AT A TIME when over four million people have had their health insurance canceled, it's good to know that some Americans can still access prompt medical treatment, even if they don't want it. David Eckert was pulled over by police in Deming, New Mexico, for failing to come to a complete halt at a stop sign in the Walmart parking lot. He was asked to step out of the vehicle, and waited on the sidewalk. Officers decided that they didn't like the tight clench of his buttocks, a subject on which New Mexico's constabulary is apparently expert, and determined that it was because he had illegal drugs secreted therein. So they arrested him, and took him to Gila Regional Medical Center in neighboring Hidalgo County, where Mr. Eckert was forced to undergo two abdominal X-rays, two rectal probes, three enemas, and defecate thrice in front of medical staff and representatives of two law-enforcement agencies, before being sedated and subjected to a colonoscopy—all procedures performed against his will and without a valid warrant.
Despite their best efforts, Mr. Eckert's bottom proved to be a drug-free zone, and so, after twelve hours of detention, he was released. If you're wondering where his lawyer was during all this, no attorney was present, as police had not charged Mr. Eckert with anything, so they're apparently free to frolic and gambol up his rectum to their hearts' delight. Deming police chief Brandon Gigante says his officers did everything "by the book." That's the problem, in New Mexico and beyond: "the book."
Getting into the spirit of things, Gila Regional Medical Center subsequently sent Mr. Eckert a bill for six thousand dollars. It appears he had one of what the President calls those "bad apple" health plans that doesn't cover anal rape. Doubtless, under the new regime, Obamacare navigators will be happy to take a trip up your northwest passage free of charge. That's what it is, by the way: anal rape. The euphemisms with which the state dignifies the process—"cavity search"—are distinctions that exist only in the mind of the perpetrator, not the fellow on the receiving end. Fleet Street's Daily Mail reports that this is at least the second anal fishing expedition mounted by local authorities. Timothy Young underwent a similar experience after being fingered by the same police dog, Leo, who may not be very good at sniffing drugs but certainly has an eye for a pert bottom. At the time of Mr. Young's arrest, Leo's police license had reportedly expired a year-and-a-half earlier, but why get hung up on technicalities?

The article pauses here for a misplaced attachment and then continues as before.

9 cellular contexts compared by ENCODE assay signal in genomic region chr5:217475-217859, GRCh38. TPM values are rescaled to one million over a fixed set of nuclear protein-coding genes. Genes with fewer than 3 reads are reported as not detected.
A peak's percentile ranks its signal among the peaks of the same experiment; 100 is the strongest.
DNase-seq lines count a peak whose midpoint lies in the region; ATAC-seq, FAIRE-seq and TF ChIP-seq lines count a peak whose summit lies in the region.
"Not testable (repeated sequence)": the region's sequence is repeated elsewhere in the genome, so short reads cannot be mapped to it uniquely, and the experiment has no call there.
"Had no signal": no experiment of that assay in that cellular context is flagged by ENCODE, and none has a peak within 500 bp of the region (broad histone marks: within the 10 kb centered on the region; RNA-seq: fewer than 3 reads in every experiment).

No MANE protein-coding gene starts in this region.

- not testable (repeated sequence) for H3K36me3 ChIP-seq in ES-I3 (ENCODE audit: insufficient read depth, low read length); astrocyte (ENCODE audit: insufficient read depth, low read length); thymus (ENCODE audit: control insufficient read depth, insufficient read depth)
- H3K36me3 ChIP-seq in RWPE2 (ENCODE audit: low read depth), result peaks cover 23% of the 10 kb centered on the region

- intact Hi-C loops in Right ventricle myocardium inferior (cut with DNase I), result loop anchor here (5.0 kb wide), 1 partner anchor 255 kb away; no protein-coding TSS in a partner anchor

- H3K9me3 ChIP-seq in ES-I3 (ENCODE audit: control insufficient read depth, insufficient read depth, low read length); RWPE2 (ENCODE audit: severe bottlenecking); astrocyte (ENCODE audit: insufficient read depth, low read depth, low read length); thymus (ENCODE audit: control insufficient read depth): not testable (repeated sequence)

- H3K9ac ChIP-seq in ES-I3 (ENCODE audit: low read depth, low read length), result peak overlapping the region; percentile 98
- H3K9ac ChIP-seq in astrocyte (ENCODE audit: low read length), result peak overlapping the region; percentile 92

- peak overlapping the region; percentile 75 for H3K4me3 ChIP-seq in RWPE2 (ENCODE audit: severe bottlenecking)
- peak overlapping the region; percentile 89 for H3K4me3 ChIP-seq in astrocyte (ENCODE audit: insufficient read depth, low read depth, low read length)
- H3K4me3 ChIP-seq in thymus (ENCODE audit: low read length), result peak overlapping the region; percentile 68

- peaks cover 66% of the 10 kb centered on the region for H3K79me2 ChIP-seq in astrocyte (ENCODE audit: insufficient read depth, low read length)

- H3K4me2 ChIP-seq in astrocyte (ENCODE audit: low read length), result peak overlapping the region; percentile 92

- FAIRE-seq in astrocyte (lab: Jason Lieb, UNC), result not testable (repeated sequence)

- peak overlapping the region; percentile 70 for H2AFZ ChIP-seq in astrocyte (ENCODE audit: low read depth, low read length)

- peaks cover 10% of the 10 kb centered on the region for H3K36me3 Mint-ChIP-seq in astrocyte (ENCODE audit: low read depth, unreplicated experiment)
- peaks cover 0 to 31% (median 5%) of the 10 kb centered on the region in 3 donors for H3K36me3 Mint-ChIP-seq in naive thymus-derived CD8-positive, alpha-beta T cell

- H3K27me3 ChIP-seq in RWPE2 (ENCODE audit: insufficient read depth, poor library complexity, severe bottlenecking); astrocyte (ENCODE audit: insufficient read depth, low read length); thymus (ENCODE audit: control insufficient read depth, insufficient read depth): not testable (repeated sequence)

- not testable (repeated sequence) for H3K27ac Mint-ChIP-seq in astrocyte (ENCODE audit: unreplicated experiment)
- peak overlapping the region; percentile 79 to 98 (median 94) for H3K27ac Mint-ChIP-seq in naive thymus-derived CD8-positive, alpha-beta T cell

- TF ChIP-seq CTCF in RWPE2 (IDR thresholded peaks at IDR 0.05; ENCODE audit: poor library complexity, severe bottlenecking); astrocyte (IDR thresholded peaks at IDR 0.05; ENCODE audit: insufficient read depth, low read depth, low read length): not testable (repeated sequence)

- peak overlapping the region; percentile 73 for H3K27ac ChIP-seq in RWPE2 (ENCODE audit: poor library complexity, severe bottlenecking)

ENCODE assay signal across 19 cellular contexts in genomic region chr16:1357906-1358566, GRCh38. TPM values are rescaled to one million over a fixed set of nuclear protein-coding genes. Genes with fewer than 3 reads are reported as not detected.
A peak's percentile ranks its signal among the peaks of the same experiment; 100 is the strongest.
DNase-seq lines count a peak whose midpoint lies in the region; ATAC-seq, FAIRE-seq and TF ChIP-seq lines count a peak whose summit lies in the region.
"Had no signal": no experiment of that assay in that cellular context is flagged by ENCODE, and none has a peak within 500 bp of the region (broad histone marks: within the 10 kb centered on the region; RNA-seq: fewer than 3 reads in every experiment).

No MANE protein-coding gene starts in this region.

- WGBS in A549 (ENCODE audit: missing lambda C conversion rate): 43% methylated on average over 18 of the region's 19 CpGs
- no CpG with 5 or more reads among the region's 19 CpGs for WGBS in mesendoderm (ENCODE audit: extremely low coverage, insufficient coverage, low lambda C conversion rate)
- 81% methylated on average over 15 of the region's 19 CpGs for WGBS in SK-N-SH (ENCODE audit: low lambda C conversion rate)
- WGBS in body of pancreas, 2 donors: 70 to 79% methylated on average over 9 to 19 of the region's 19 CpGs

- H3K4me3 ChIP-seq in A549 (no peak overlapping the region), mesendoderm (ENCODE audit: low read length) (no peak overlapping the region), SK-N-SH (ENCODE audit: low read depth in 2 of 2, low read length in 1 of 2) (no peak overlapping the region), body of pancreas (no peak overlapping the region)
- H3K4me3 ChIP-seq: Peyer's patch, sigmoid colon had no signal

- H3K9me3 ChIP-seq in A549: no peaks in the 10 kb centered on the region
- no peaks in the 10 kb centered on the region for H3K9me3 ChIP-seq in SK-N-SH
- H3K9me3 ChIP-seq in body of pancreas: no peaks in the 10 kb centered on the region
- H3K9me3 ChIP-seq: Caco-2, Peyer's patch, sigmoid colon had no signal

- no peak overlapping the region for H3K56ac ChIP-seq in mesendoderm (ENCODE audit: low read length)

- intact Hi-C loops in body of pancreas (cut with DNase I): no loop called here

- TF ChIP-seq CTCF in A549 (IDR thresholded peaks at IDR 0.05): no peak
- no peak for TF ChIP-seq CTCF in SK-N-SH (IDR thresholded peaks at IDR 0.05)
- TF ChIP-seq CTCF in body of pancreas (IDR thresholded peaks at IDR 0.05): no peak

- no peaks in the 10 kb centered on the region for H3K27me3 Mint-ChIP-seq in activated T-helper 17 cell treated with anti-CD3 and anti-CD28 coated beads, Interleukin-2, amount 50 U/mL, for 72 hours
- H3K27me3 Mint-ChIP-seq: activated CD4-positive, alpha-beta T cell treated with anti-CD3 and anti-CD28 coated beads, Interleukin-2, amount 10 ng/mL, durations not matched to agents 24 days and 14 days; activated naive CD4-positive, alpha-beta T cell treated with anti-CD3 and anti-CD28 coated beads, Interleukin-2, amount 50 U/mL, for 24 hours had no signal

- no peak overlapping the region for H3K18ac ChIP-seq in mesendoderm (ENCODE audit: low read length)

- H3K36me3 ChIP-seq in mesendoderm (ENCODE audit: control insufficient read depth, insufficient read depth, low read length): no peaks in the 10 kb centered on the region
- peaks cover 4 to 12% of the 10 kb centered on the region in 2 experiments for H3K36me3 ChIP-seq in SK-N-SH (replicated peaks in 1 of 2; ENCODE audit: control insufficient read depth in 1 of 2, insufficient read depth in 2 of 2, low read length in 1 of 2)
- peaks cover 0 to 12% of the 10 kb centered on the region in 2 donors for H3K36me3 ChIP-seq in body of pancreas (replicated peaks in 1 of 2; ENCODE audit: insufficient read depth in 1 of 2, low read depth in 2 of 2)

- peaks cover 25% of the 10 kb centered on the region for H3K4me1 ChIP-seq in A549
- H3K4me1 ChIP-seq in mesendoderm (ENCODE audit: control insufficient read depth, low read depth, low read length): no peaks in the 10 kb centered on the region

Messrs Eckert and Young may yet win their cases. But one notes that the Supreme Court has dramatically circumscribed Fourth Amendment protections against unreasonable search and seizure when it occurs at America's border, and post–9/11 the "border" has been redefined to mean anywhere within one hundred miles of the actual frontier. Many European countries are not one hundred miles wide in their entirety. A hundred-mile buffer zone from Belgium's northern border, for example, would be well south of the southern border and deep into France. But Deming falls within the hundred-mile Fourth Amendment–free zone, and so, I note, between the seacoast and the Quebec border, does the whole of my own state of New Hampshire. It would be prudent perhaps for Granite Staters to affect a loose-buttocked saunter when strolling around the White Mountains.
Of course, even with millions of canceled health care policies freeing up medical staff, it is unlikely that the authorities could ever give the full Deming PD treatment to the bulk of the populace. Perhaps that's why Americans do not seem to get terribly exercised by these cases. There are over three hundred million people, and the chances of Leo taking a fancy to one's own posterior are relatively remote. Yet tyranny is always capricious, and the willingness of police and compliant doctors and nurses to go along with it ought to disturb a supposedly free people, no matter how comparatively rare it may seem.